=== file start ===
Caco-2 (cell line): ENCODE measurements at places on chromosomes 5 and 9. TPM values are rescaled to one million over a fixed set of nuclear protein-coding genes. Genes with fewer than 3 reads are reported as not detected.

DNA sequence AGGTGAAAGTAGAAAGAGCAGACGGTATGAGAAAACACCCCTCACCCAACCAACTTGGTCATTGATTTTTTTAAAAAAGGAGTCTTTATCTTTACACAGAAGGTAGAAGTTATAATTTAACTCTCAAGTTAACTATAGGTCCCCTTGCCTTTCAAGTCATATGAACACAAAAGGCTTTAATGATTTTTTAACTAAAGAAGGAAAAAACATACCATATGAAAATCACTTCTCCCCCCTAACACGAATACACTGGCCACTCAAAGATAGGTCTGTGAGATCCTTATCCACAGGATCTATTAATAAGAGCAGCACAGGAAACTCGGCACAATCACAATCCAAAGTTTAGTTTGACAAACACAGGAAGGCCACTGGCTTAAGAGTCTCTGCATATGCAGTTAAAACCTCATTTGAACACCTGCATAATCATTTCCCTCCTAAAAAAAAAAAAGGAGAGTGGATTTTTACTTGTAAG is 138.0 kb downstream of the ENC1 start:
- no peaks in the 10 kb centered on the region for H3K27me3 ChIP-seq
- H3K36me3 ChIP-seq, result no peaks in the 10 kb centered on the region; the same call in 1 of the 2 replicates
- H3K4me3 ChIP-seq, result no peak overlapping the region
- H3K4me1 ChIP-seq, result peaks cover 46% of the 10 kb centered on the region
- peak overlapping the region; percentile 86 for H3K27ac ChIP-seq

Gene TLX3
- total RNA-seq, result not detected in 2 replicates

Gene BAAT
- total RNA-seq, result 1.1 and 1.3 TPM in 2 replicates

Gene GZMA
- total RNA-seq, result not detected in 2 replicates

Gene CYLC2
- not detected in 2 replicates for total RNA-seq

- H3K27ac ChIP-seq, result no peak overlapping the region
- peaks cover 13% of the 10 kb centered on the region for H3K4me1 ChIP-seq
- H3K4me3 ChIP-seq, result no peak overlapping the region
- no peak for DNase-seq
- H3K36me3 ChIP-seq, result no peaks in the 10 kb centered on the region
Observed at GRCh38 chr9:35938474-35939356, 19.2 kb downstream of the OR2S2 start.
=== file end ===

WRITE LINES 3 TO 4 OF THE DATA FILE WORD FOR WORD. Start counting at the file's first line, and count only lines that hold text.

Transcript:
- no peaks in the 10 kb centered on the region for H3K27me3 ChIP-seq
- H3K36me3 ChIP-seq, result no peaks in the 10 kb centered on the region; the same call in 1 of the 2 replicates